Laura Mascari Teacher of Children and eternal Student of Christ
Photo/Image courtesy of Laura Mascari.
“Within her heart was a great need. Close at hand, within the veil of the confessional, was the relief. She flung herself down in the penitent’s place, and, tremulously, passionately, with sobs, tears, and the turbulent overflow of emotion too long repressed, she poured out the dark story which had infused its poison into her innocent life…And, ah, what a relief! When at last, the hysteric gasp, the strife between words and sobs, had subsided, what torture had passed away from her soul! It was all gone; her bosom was as pure now as in her childhood. She was a girl again.” – Nathaniel Hawthorne
It was business per usual as I was waiting in line for Confession. I wanted to see the priest, receive my penance, and be on my way as soon as possible. I had been a gazillion times before, confessing the same sin over and over like a broken record. This time seemed no different than the others. I hear the recurring voice in my head: “You are a failure.” As I was waiting in line, I thought, “You know, it’s kind of annoying that some people treat Confession like a therapy session. There’s not much to confessing your sins. Plus other people are waiting in line, and you should be considerate of them!”
Finally, my turn approached, and I promptly confessed my sins to the priest whom I had never met before. After listening very intently, he looked at me with kindness and asked a very significant question:
“Do you have any wounds that keep leading you to this sin?
I was very caught off guard…but yet, relieved. I was being invited into a place of understanding. I no longer felt the need to hang my head. It was what my heart desired so profoundly…to be understood. I had wounds, yes. But finally, I was bringing them to light. After sharing a little more about myself, the priest explained that out of my wounds came lies. And out of those lies came action, namely sin. We talked about the lies I heard in my head, namely, that I was a failure. We spoke about why those have brought me to the same sin, over and over. It turns out, my sin was traumatizing me in a vicious cycle. “What Jesus has placed in my heart to tell you,” the priest said, “is that He has always found joy in you.” I knew at that moment, I was encountering Christ. He was merely using the priest as His instrument.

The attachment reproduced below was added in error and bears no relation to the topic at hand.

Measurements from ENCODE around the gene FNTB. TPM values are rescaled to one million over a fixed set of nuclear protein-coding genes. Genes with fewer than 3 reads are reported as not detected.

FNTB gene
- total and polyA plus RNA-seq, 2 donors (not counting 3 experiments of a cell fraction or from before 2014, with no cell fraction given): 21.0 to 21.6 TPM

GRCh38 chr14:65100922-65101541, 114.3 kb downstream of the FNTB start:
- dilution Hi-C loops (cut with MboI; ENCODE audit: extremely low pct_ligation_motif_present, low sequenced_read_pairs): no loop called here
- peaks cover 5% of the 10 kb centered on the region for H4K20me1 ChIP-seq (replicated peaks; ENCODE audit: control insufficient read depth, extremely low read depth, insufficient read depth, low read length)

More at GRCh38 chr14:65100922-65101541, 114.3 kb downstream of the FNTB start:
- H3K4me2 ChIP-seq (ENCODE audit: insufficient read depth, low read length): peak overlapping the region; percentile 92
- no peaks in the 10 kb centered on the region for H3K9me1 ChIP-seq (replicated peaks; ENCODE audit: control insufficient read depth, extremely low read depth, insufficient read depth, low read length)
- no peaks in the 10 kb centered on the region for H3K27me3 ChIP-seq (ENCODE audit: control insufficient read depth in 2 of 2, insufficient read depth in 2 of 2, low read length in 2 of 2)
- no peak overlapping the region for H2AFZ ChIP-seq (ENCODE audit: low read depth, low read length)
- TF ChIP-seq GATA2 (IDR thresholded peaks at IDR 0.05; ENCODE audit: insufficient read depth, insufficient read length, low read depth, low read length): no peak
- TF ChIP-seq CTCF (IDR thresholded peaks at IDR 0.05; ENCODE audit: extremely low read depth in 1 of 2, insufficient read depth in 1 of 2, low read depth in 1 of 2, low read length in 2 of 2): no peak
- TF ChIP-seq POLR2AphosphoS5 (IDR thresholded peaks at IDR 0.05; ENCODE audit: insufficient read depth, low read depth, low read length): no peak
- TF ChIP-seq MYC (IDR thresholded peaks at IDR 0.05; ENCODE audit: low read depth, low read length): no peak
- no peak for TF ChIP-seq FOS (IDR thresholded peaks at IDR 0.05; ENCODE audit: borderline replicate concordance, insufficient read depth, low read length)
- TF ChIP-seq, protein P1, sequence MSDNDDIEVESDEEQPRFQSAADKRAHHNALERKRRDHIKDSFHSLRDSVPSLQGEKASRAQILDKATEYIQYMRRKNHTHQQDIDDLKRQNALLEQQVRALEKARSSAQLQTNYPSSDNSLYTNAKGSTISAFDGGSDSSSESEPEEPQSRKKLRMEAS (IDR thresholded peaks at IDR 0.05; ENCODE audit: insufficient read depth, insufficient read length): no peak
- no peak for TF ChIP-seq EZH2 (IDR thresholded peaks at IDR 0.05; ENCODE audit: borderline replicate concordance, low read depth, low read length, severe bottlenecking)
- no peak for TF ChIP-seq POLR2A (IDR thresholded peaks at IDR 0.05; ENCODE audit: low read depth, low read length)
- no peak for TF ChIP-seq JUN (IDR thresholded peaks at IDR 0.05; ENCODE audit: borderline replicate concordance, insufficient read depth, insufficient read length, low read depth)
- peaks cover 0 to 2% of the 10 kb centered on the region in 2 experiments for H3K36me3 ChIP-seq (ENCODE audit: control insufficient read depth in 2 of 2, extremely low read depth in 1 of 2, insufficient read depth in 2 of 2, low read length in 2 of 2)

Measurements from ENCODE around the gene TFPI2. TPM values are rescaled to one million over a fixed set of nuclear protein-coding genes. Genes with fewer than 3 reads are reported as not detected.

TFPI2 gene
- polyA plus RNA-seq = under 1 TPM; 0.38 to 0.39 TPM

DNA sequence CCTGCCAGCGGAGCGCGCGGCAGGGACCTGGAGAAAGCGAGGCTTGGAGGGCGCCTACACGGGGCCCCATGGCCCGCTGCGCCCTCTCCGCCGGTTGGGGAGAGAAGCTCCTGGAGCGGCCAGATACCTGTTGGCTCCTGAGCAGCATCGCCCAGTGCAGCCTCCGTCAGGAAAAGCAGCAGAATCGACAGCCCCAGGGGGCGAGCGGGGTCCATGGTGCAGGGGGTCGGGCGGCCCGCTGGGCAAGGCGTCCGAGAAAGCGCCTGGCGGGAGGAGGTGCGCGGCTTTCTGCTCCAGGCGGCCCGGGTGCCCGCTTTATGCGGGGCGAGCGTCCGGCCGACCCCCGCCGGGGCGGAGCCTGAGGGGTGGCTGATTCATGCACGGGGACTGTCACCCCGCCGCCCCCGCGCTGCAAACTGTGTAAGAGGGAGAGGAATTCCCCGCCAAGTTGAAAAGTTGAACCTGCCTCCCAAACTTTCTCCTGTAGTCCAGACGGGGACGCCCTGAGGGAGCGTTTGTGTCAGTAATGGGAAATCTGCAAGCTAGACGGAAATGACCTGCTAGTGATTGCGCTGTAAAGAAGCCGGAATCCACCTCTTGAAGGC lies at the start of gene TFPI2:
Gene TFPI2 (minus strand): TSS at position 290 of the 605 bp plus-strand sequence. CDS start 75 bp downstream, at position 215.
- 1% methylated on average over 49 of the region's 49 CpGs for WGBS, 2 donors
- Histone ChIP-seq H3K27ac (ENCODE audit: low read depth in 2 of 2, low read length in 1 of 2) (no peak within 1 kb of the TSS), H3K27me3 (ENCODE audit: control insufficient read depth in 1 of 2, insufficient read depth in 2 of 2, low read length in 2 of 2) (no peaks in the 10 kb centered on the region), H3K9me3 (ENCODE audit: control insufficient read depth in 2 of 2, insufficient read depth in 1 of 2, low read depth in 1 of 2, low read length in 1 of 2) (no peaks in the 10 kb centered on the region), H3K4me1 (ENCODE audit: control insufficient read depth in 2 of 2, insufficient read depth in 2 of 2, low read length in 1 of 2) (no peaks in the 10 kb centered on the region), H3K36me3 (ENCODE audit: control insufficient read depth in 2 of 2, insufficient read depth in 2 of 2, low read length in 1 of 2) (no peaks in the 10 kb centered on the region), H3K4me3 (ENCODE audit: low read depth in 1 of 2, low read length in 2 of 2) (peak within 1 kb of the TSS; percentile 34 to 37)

He finds joy in me. That was enough to break down the walls of numbness and self-defeat. At that, I could not hold back the tears. I noticed the priest began shedding tears, too. I could tell others of the all-encompassing love of God, but in my heart, I became convinced that I was the exception to it. I studied theology and read countless texts on God, but these only scratch the surface if they don’t make their way into the heart. Thankfully, when I had forgotten my dignity and worth in God’s eyes, I was able to rediscover it again in a real, tangible way in the Sacrament of Penance. That is what’s so beautiful about the sacraments – they are where Heaven and Earth meet.
"Many of us have that favorite reoccurring sin. Perhaps you, too, have felt like a failure in the confessional."
But know this: Satan will exhaust every means possible to get you to avoid Confession. Why? Because mercy is his greatest torment. He will have you believe that you are a failure. That you’ve confessed that sin too many times. That you are a lost cause. If you give him an inch, he will go a mile.
Confession is always a place of victory, not defeat. It not only forgives sins, but it also heals us. It’s the dignified place where one says, “I will keep trying.” And you know what? That’s what sainthood is. The saints weren’t perfect people. St. Paul hunted down Christians and killed them in his former life. And yet he says in 2 Corinthians 5:17, “Anyone in Christ is a new creation.” I left the confessional that day a new creation, remade in the image and likeness of God.
Photo/Image courtesy of Laura Mascari.
During the 1930’s, there was a Polish nun who received special revelations from Jesus and Mary inside her convent – her name was Faustina Kowalska. She would later be declared a saint in the Catholic Church for inspiring devotion to Divine Mercy. Throughout her diary, St. Faustina recounts Jesus pleading with her to tell the world of His great mercy, especially for sinners. He is not speaking of sinners as the secondary recipients. No, they have the right before others to His mercy. He instructs her to write:
“The greater the sinner, the greater the right he has to My mercy.” (no.723) -Jesus Christ to Sister Faustina
St. Faustina experienced tremendous torments at the thought of her own misery. In fact, many of the nuns in her convent dismissed her visions and assured her that Christ does not commune with souls as miserable as hers. Yet, it was through the abyss of her misery that Jesus wanted the power of His mercy to be shown.
If you feel like you are too far gone, remember that hope is not lost. Jesus Christ is waiting for you. Yes, you. The one that God has knit together in your mother’s womb with His infinite wisdom. He wants to set you free. Will you let Him?
“The soul that will go to Confession and receive Holy Communion shall obtain complete forgiveness of sins and punishment. On that day, all the divine floodgates through which graces flow are opened. Let no soul fear to draw near to Me, even though its sins be as scarlet. My mercy is so great that no mind, be it of man or angel, will be able to fathom it throughout all eternity.” –Jesus to Saint Faustina, no. 699